By Daniel W. Clark
The enemies, adversaries, and competitors of the U.S. and her allies continue to grow and improve their use of the information environment (IE). With each uncontested effort, they hone their tactics and techniques and improve their ability to sow confusion and doubt amongst Western forces and populations. These developments have created a pressing need for military leaders — commanders at every echelon — who understand and operate within the information environment. It is, however, incumbent upon those leaders — on you — to understand the risks of all activities within the IE.
This is not a simple responsibility, given the complexity of the environment. The IE is global, nebulous, and constantly changing. The sentiment of the IE can turn 180 degrees due to a single action of one individual who may or may not be within the commander’s span of control.
The importance of the information environment is recognized by senior leaders. Gen. Mark Milley, recently confirmed Chairman of the Joint Chiefs of Staff, stated in his pre-confirmation questionnaire that a significant investment in information warfare capabilities is necessary. United States military services are already expanding their information warfare capabilities. The Air Force’s 39th Information Operations Squadron is growing its training capacity. The Marine Corps Information Operations Center has begun dabbling with providing information operations (IO) support to the Joint Force. Even the U.S. Army Cyber Command is considering changing to something that better describes its more robust involvement in the information environment. the U.S. Army Information Warfare Command.
Partners and allies such as the Australians, Candians, and Emiratis are also stepping up their information warfare capabilities. The United Kingdom has been the leader in this effort with the 77th UK Brigade actively working to counter foreign malign influence activities that target Europe and NATO.
With all of these changes and the growing emphasis on the information environment, it can be hard for Army commanders to know where to turn for expertise when managing and mitigating the risks associated with this newly emphasized form of competition. The U.S. Army’s 1st Information Operations Command can help.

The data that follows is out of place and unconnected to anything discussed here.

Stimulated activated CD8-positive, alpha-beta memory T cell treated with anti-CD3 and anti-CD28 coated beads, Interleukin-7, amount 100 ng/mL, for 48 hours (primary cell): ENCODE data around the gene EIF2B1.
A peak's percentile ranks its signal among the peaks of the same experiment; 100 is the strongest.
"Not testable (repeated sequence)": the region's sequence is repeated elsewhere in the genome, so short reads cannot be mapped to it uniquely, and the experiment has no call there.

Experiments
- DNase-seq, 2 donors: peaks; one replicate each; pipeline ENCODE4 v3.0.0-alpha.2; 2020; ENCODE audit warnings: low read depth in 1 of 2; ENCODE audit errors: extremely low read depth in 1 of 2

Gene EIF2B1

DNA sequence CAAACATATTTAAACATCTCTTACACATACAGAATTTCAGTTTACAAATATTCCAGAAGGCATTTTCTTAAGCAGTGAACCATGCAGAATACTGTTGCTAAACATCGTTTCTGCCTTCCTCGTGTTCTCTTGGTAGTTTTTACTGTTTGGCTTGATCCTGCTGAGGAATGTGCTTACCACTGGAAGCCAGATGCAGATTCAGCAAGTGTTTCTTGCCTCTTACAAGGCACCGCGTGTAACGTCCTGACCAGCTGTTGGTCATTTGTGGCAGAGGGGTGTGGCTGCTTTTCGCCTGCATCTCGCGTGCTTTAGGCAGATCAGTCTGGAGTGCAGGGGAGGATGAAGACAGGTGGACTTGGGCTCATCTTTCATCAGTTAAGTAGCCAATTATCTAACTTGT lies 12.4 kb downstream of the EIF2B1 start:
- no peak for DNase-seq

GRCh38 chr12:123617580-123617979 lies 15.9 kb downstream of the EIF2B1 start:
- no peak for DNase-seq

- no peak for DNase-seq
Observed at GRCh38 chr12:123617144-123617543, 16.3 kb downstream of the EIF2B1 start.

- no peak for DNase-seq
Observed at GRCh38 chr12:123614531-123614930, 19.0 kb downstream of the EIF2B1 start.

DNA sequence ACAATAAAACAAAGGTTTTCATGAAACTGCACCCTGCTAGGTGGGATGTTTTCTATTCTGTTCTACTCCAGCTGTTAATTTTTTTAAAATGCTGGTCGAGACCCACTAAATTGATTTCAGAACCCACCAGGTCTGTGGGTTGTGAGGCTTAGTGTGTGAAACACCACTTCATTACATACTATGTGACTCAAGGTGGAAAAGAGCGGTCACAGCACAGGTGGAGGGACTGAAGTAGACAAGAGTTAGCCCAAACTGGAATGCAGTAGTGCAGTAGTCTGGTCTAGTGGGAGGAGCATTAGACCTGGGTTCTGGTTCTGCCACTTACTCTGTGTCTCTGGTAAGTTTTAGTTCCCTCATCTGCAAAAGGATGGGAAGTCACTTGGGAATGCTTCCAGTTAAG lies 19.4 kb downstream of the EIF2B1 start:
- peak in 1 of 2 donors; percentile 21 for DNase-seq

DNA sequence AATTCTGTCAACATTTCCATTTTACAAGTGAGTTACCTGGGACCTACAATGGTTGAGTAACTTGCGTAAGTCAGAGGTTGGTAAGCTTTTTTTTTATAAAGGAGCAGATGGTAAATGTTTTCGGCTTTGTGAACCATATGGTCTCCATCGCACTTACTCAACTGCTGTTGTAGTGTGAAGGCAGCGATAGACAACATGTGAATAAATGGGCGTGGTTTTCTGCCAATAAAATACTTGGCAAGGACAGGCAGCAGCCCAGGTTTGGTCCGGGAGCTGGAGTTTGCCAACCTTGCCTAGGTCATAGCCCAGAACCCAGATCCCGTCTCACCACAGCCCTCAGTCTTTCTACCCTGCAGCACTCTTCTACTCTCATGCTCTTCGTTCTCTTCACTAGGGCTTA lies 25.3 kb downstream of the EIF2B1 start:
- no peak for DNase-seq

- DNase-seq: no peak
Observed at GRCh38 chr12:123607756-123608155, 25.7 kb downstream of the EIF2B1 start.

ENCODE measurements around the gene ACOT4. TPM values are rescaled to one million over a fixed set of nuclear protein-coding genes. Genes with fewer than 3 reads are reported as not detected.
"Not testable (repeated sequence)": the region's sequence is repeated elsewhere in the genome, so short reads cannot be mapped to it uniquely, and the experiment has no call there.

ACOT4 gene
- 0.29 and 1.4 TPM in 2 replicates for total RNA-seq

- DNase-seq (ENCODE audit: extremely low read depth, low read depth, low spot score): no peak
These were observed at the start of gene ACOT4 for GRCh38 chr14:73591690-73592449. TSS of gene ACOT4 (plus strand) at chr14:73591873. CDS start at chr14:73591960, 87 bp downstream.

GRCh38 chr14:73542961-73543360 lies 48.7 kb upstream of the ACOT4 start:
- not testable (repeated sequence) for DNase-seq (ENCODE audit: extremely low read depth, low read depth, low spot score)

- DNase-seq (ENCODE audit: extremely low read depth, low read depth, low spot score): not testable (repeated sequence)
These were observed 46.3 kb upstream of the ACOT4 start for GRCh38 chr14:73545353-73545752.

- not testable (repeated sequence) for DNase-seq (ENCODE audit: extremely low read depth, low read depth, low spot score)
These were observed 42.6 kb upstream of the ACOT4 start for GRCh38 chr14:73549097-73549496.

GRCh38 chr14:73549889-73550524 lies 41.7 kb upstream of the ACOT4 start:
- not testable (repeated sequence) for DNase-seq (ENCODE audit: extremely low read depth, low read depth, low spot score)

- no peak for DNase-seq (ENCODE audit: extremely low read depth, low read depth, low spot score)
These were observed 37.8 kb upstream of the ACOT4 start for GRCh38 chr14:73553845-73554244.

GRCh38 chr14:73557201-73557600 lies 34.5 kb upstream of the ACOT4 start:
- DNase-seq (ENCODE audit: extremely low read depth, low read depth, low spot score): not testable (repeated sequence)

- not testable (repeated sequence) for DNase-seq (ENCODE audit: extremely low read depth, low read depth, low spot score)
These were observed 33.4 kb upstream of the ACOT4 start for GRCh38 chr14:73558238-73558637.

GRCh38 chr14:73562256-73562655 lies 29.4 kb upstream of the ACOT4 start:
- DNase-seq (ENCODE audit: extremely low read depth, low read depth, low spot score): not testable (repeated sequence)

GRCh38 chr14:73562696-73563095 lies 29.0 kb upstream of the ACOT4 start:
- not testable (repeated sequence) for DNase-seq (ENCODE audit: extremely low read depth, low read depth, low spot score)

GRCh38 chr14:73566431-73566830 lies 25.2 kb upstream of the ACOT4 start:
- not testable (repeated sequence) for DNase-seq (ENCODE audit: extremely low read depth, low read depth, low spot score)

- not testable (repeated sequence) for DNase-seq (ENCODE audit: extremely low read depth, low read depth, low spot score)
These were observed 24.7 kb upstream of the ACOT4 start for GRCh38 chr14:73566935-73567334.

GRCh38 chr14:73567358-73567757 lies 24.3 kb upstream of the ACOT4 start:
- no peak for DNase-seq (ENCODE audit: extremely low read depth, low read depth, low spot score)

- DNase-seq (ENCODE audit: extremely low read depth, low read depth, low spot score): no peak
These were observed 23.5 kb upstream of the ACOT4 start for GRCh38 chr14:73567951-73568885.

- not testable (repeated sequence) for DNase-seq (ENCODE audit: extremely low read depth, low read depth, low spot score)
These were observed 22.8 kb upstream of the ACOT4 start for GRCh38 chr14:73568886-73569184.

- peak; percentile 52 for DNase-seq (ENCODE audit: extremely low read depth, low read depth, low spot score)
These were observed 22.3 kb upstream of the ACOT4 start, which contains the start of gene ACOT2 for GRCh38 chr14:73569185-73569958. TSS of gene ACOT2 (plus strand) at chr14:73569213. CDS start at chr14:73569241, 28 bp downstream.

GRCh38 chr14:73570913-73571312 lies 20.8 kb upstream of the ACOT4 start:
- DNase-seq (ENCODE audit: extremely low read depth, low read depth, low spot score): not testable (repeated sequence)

1st IO Command is itself in the midst of a transition. As the Army works to adjust its forces to account for the proliferation of information warfare, the 1st IO Command will serve to fill some of the identified gaps, providing information warfare expertise today. The command’s force design update is meant to increase efficiency and expand its capacity to support Army and joint force commanders’ ability to project power in and through the information environment. The linchpins of this expansion are the IO field support team (FST) and the Army Information Operations Center (AIOC). The AIOC is being designed to provide a reach-back information planning and intelligence fusion capability that is unmatched in its ability to help commanders understand, visualize, and describe the information environment and its associated risks. Their mission is to help you “see” the IE and identify ways to mitigate those risks.
The IO FST is a purpose-built, deployable unit of action designed to not only support the integration and synchronization of all of a commander’s available information related capabilities (IRCs) as part of multi-domain operations, but also to serve as operations security (OPSEC) and military deception (MILDEC) experts. These experts are trained and experienced in both planning for operations in the IE and employing these IRCs. They are critical to mitigating both risk to force and risk to mission.
Far more than just programmatics, the synchronized application of operational MILDEC and OPSEC serve to both preserve and project combat power. When managed by these experts, employing their unique access to national level assets, MILDEC and OPSEC can effectively delay or disrupt adversary decision making. These capabilities enable commanders to maneuver in and through the IE, occupy key terrain, and maintain a position of relative advantage over adversaries and enemies, whether in combat or competition.
Already employed to great effect by the joint force, the demand for this capability will only continue to grow. As commanders and future commanders of army and joint forces, it is critical that you know how to employ these experts to achieve your desired outcomes. Your information operations officers within your formation can help you submit requests for forces to engage this growing critical capability to support your accomplishment of tactical through national strategic objectives.
For more information about how to gain access to this growing capability, visit the 1st Information Operations Command booth in the room immediately preceding the Risky Business: Leadership in the Information Age panel on Monday, October 14, 2019 from 1:30pm to 3:00pm at the 2019 AUSA National Meeting and Exposition.
Daniel W. Clark is an Army officer, communications strategist, and the director of communications for The Strategy Bridge (@Strategy_Bridge), a non-profit international journal focused on the development of leaders in strategy, national security, and military affairs. Follow him on Twitter at @Clark_IO. The views expressed in this work are the author’s and do not represent the official positions of the U.S. Army, Department of Defense, the U.S. Government, or The Strategy Bridge.